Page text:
Right from the start McCabe and his team attached great importance to producing the best brewing results. As an engineer he left nothing to chance. “We’ve always had a laboratory where we can perform our experiments and play with various ingredients and flavors at a professional level. This was very unusual for a company ofour modest size. And we documented everything in order to ensure a constant quality.” Another aspect from the very beginning was the technology. Equipment which couldn’t be afforded new was simply procured second hand – yet this always had to meet the engineer’s high standards.
Within a few years McCabe achieved his goal: his brewpub was the talk of the town and lauded in Milwaukee as THE place to enjoy good beer. Demand grew and more and more customers wanted to also drink his products outside Milwaukee Ale House. The company thus began trialing barrels in the hospitality trade and cooperating with external partners. McCabe wasn’t very pleased with the outcome, however, yet didn’t want to compromise in any way on shelf life and quality. It soon became clear that things couldn't continue on such a small footing; the next stage in the company’s development was thus triggered in 2007 with the construction of a full-scale brewery, Milwaukee Brewing Company or MKE.
MKE beers are refreshingly uncomplicated on the one hand yet convincingly bold in their use of out-of-the-ordinary ingredients on the other. Besides the flagship brew, an amber ale with a rich, malty taste and hoppy finish, there are a number of IPAs, some of which are lightly infused with Asian teas. The portfolio also includes an especially creamy nitro stout and ales which have a slight hint of whiskey from being aged in old bourbon barrels, plus a range of seasonal specialties brewed throughout the year.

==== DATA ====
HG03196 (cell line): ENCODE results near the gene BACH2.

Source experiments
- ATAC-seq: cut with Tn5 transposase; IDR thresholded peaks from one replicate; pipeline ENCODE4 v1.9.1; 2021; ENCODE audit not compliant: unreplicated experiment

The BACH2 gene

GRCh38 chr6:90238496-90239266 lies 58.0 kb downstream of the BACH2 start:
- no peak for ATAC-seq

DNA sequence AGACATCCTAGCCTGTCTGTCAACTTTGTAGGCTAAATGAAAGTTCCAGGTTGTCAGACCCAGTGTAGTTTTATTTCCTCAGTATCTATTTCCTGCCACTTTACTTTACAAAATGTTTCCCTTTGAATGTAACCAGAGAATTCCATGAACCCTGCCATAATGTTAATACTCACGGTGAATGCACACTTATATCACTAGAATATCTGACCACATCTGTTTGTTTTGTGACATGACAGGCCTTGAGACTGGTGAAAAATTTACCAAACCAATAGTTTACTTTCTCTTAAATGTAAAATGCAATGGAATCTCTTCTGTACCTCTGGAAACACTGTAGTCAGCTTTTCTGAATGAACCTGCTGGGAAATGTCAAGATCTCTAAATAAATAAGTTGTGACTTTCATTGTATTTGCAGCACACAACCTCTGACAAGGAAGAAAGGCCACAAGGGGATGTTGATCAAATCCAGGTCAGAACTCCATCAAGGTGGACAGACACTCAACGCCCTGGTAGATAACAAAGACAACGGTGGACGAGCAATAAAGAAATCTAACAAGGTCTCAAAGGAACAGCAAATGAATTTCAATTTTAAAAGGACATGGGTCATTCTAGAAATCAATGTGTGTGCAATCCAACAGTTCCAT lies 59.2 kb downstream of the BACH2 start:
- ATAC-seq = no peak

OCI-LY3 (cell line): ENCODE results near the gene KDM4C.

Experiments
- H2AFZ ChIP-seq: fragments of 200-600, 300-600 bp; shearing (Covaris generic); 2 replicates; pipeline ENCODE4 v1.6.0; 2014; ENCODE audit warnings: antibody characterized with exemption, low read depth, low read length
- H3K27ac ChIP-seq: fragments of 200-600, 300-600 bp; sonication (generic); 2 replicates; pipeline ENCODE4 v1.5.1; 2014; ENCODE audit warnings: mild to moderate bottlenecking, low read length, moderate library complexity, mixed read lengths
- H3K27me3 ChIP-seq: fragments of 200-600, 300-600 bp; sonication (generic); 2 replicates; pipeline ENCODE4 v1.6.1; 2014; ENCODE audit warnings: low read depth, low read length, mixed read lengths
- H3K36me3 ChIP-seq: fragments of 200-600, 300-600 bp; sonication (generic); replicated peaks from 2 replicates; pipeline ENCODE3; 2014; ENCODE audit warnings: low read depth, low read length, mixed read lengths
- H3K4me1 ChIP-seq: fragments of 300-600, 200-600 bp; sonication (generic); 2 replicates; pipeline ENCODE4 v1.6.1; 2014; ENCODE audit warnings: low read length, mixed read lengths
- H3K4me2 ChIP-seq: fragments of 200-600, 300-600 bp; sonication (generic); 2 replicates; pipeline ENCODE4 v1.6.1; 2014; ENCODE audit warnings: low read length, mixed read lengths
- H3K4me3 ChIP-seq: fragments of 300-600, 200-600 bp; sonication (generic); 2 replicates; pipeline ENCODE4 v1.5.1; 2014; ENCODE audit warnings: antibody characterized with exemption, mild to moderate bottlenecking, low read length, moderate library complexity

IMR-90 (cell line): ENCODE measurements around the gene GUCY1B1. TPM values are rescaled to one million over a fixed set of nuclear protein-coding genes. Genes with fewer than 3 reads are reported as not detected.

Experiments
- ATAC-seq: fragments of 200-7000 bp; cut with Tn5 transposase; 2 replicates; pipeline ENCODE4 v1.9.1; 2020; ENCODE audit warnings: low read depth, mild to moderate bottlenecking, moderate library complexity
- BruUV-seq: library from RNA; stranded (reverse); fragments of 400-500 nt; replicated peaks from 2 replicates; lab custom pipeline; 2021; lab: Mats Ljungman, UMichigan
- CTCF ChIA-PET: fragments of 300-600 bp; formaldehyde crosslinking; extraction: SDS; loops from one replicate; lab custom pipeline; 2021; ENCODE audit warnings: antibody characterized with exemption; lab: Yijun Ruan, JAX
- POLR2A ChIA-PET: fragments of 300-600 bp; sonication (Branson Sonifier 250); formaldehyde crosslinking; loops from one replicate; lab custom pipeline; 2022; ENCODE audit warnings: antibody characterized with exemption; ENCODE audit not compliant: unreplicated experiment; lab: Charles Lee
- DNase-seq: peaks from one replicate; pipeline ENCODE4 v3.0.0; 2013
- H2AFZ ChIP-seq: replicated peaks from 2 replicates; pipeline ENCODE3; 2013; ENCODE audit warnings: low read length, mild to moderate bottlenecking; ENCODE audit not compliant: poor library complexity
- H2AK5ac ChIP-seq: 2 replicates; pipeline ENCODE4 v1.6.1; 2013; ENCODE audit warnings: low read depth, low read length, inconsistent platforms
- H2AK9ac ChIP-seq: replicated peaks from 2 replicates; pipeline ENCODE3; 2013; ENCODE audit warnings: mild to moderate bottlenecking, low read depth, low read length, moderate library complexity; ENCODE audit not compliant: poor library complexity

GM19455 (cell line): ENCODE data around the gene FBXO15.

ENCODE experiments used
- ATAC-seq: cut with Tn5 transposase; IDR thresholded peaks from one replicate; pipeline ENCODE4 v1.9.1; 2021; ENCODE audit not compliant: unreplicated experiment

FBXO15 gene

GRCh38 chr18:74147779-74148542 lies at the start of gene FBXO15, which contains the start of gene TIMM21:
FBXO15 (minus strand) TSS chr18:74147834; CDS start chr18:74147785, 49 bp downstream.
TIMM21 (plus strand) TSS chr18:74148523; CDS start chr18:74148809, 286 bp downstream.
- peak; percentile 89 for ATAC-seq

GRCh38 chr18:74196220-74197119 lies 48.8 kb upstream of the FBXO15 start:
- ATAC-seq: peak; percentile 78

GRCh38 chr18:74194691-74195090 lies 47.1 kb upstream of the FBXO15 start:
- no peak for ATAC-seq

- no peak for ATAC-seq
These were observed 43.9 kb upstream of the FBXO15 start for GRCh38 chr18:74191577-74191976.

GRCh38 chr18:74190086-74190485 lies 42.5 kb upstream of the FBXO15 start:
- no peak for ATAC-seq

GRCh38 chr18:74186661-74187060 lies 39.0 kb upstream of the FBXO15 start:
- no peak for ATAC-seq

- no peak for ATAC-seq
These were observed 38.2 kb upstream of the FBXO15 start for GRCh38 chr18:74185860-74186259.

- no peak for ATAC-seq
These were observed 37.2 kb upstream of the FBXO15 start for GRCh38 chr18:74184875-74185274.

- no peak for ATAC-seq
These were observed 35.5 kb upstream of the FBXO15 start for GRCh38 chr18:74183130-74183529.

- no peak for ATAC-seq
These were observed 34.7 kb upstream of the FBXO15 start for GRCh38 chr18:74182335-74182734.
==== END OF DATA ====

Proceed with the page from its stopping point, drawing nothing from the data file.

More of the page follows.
After ten years of constant growth the new brewery has also become far too small. In 2017 the company had the unique opportunity to expand into a huge, old warehouse sited on the premises of the former Pabst Brewery. With the help of an investor Milwaukee Brewing Company acquired the property, enabling it to quadruple its previous capacity in one fell swoop to a maximum 85,000 hectoliters per year. In addition to the 4,500-square-meter brewery the hall also accommodates pubs, event venues, a huge rooftop terrace and almost 6,000 square meters of offices.
McCabe himself invested about €6.5 million – also in the technology. Three machines for the filling of bottles, cans and barrels were to be procured and when choosing a supplier the company owner remembered KHS. After all, years ago he’d often seen the German system supplier’s pioneering technology in action and long been in contact with Bob Pease, product group director at KHS USA. “Of course it’s handy for us to install our machines right on our doorstep, as it were, and to see how they prove themselves in practice at close quarters,” Pease smiles. “This makes it easy to exchange ideas and information. Even if the technology seems to be more or less the same, it’s the personal contact which makes all the difference.” McCabe also confirms the close relationship between the two companies. “It’d feel strange if we two didn’t speak to one another at least once a month.” For him, the prime factor in deciding to invest in KHS machinery was after sales. “Compared to the competition, the service provided by KHS is far superior the world over. Here, we sense there’s a much higher level of involvement and we have exactly the response time we need.”